In a recent case from the United States District Court for the Northern District of California, the district court granted a defendant's motion to compel an interrogatory response where the infringement contentions were inadequate to put the defendant on notice of the alleged infrignement. The infringement contentions relied on a number of screenshot that referred to a specific configuration file. The defendant argued that the screenshots alone failed to explain how the products as depicted allegedly met the limitations of the asserted claims and that the citations to the documents accompanying the infringement contentions also did not supply the missing information.
The defendant served an interrogatory seeking the missing information. The plaintiff refused to respond to any portion of the interrogatory, asserting that its amended infringement contentions contained screenshots that showed the products at each stage of the infringing processes and that the claim charts also contained a detailed narrative and citations to show the infringing processes. The defendant disagreed, arguing that neither the screenshots nor the narrative disclosed the particular configurations of the accused products and were meaningless without an understanding of the custom configuration of the accused products that were used to produce the screenshots.
The district court found that plaintiff's infringement contentions were insufficient under both Fed.R.Civ.P. 26 and Local Patent Rule 3-1. "Forcing [defendant] to 'guess' as to what infringement [plaintiff] alleges by its screenshots, regardless of whether [plaintiff] provided sufficient detail as other infringement contentions, violates the principles of both Rule 26 and Pat. L.R. 3-1." The district court also stated, citing Local Patent Rule 3-1(c), that "inasmuch as the accused product configurations and any additional end-user programming producing the screenshots are not specifically identified, the screenshots do not identify 'specifically where each element of each asserted claim is found within each Accused Instrumentality.'" Finally, the district court found that the infringement contentions did not properly put the defendant on notice because they merely relied on screenshots that showed the result of the accused process but not the "specific allegedly infringing product configurations and additional end user programming."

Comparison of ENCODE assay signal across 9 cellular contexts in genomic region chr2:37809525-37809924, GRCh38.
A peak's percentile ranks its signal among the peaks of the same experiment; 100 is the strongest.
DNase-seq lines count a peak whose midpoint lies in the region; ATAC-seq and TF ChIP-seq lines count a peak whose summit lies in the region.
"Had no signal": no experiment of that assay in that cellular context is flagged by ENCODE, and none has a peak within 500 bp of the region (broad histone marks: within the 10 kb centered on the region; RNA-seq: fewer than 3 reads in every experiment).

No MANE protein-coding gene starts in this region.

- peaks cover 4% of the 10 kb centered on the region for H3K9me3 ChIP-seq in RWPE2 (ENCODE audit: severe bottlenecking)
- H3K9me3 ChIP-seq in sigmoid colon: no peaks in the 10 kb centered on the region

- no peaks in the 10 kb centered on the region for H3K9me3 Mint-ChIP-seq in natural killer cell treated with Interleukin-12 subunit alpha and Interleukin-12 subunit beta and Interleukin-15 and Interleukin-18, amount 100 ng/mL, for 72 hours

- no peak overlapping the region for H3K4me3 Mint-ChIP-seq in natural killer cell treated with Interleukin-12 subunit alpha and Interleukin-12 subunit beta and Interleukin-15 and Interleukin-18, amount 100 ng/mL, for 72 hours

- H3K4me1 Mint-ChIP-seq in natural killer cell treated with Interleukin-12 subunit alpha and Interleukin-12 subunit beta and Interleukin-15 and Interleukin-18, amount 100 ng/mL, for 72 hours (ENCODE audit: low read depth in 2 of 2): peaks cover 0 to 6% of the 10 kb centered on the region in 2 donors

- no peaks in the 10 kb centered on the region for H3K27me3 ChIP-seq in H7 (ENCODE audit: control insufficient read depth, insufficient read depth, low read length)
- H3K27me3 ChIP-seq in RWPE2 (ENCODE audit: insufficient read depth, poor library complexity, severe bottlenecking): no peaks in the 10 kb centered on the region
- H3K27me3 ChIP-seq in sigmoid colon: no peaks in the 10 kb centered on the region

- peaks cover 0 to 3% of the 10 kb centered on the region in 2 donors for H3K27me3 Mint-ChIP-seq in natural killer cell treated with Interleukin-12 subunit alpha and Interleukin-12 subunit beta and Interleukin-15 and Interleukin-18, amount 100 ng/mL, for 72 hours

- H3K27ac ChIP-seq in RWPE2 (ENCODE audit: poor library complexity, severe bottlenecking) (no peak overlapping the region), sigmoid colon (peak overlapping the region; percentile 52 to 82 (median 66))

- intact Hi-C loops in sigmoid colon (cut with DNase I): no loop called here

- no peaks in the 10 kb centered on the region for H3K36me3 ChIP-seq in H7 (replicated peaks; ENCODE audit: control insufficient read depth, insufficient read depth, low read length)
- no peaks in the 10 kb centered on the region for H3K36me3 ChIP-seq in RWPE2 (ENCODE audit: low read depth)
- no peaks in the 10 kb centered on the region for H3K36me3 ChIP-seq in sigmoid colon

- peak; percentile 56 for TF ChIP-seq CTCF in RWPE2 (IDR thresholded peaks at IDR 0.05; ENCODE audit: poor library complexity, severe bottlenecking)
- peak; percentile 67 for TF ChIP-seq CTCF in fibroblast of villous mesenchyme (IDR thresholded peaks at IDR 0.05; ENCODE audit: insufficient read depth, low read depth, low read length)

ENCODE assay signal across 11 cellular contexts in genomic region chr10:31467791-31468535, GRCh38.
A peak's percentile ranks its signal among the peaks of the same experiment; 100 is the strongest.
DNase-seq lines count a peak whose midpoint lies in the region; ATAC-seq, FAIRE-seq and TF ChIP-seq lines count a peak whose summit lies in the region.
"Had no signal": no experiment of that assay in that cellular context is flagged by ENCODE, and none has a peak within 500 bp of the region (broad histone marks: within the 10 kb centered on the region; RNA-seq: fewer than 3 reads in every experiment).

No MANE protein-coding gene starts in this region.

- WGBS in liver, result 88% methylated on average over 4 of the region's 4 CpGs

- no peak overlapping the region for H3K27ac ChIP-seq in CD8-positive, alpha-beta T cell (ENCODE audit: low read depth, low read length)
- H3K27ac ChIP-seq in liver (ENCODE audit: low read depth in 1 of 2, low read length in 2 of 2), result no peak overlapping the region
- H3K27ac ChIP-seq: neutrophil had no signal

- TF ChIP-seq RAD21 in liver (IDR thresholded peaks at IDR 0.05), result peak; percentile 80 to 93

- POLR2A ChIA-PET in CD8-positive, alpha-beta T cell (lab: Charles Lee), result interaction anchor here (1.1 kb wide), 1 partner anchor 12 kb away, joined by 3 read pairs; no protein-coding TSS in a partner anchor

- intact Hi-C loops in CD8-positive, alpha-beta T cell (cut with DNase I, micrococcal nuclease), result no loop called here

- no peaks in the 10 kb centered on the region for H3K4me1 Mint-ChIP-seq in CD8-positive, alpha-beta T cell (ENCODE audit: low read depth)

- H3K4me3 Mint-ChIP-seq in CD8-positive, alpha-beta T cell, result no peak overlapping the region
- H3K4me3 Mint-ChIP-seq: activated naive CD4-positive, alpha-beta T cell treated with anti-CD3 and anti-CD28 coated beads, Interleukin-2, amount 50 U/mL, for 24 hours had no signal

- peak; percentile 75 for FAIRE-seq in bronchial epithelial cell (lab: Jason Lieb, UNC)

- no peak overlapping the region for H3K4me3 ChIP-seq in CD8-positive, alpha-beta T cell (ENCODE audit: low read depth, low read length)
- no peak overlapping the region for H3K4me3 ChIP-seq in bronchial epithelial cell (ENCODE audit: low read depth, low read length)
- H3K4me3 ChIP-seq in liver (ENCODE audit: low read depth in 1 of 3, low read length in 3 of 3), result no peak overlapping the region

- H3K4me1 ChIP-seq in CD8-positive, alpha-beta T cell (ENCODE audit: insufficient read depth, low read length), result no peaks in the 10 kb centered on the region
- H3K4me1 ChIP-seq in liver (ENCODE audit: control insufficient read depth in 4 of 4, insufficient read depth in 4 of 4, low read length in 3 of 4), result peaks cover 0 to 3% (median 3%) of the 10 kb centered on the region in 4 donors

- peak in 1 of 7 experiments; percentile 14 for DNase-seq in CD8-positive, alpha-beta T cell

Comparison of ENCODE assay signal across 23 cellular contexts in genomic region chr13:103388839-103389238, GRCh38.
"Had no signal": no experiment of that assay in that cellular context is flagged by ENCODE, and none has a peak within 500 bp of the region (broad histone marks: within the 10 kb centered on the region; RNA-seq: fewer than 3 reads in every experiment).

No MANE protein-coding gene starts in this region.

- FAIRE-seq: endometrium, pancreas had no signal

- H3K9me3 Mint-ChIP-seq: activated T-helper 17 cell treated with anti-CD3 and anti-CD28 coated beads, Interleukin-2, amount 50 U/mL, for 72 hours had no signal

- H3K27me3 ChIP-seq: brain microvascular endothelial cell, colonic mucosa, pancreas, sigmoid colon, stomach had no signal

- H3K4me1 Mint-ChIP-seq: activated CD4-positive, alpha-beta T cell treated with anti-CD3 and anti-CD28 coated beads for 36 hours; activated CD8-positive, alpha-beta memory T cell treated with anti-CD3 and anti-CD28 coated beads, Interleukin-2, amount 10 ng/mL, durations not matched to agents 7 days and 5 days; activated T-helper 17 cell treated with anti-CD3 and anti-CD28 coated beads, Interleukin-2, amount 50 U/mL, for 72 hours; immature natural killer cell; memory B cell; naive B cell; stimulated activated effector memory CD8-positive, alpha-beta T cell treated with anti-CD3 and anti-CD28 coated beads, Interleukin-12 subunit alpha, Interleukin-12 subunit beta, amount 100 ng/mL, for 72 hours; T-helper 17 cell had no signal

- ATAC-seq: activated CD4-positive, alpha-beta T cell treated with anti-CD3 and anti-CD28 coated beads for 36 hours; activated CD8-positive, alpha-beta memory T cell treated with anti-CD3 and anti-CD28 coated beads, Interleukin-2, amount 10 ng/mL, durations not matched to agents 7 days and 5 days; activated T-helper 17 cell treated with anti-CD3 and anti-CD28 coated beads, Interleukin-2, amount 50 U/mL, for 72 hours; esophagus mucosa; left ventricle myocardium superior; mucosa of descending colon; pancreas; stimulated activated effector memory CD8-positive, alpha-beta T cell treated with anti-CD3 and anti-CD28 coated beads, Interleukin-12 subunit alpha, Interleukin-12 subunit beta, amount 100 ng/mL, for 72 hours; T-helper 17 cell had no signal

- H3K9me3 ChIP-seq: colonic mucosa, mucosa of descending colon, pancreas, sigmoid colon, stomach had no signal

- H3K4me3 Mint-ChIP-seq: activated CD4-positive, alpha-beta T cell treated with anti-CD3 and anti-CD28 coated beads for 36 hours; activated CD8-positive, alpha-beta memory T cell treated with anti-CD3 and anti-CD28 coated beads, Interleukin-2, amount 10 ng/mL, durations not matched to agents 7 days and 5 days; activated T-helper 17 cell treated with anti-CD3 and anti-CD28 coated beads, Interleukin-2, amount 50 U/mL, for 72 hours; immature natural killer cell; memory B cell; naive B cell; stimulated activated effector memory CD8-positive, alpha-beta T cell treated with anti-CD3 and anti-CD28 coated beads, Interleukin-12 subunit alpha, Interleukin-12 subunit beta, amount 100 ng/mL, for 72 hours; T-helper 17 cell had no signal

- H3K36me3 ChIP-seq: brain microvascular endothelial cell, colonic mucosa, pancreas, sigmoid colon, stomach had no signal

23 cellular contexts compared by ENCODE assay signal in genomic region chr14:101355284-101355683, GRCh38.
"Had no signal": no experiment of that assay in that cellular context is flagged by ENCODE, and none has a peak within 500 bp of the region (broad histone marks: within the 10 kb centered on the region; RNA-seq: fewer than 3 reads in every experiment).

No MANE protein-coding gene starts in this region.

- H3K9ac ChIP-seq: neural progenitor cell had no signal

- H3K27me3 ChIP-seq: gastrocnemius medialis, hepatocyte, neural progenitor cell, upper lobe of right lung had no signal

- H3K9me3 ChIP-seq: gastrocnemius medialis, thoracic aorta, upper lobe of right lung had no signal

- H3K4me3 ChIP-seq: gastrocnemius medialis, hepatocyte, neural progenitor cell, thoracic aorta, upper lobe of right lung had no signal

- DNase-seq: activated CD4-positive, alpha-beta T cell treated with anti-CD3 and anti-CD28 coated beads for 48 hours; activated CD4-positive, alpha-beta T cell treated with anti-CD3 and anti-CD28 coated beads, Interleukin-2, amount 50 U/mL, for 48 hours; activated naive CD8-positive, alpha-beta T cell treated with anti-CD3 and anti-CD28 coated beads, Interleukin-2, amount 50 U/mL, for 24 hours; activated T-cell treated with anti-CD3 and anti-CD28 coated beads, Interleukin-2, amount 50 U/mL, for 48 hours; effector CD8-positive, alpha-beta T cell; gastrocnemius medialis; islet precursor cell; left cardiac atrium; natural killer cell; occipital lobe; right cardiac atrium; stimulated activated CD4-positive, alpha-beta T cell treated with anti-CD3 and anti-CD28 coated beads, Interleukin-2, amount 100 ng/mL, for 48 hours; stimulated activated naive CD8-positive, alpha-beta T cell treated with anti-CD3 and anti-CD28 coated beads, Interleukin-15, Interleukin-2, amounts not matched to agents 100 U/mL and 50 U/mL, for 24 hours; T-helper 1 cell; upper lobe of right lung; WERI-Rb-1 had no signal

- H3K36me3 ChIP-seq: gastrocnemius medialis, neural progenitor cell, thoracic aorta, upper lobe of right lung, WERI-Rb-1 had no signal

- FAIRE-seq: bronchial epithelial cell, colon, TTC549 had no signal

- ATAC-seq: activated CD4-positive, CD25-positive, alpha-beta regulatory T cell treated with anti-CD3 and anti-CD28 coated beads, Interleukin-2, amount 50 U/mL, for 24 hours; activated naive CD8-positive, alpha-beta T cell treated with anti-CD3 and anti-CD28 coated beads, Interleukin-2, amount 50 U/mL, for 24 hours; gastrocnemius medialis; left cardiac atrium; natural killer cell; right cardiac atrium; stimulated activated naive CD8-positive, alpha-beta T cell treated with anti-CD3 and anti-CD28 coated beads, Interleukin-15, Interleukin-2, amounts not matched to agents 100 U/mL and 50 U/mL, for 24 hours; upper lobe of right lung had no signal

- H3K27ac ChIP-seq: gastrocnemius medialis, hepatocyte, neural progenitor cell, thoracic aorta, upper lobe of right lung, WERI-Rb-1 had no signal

Plaintiff also asserted that the information regarding the screenshots was protected by the work-product of consulting experts or it was expert opinion that was requested prior to the deadline for the disclosure of expert reports. The district court rejected this argument as well, concluding that the defendant was not seeking expert information but rather plaintiff's preliminary infringement contentions that specifically describe the theory of infringement so that the defendant can properly evaluate its defense.
Accordingly, the district court granted the motion to compel and ordered the plaintiff to respond to the interrogatory.
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The district court's opinion once again highlights the importance of preliminary infringement contentions for both the plaintiff and the defendant. The plaintiff must be careful to put in enough data so that it complies with its obligations and fairly puts a defendant on notice of infringement. A defendant also can use the infringement contentions or an interrogatory to seek additional information from the plaintiff and the put the plaintiff to the test of showing its hand early in the case before much, if any, discovery has been conducted.
Vasudevan Software, Inc. v. International Business Machines Corporation, et al., Case No. C 09-05897 RS (PSG) (N.D. Cal. June 15, 2011)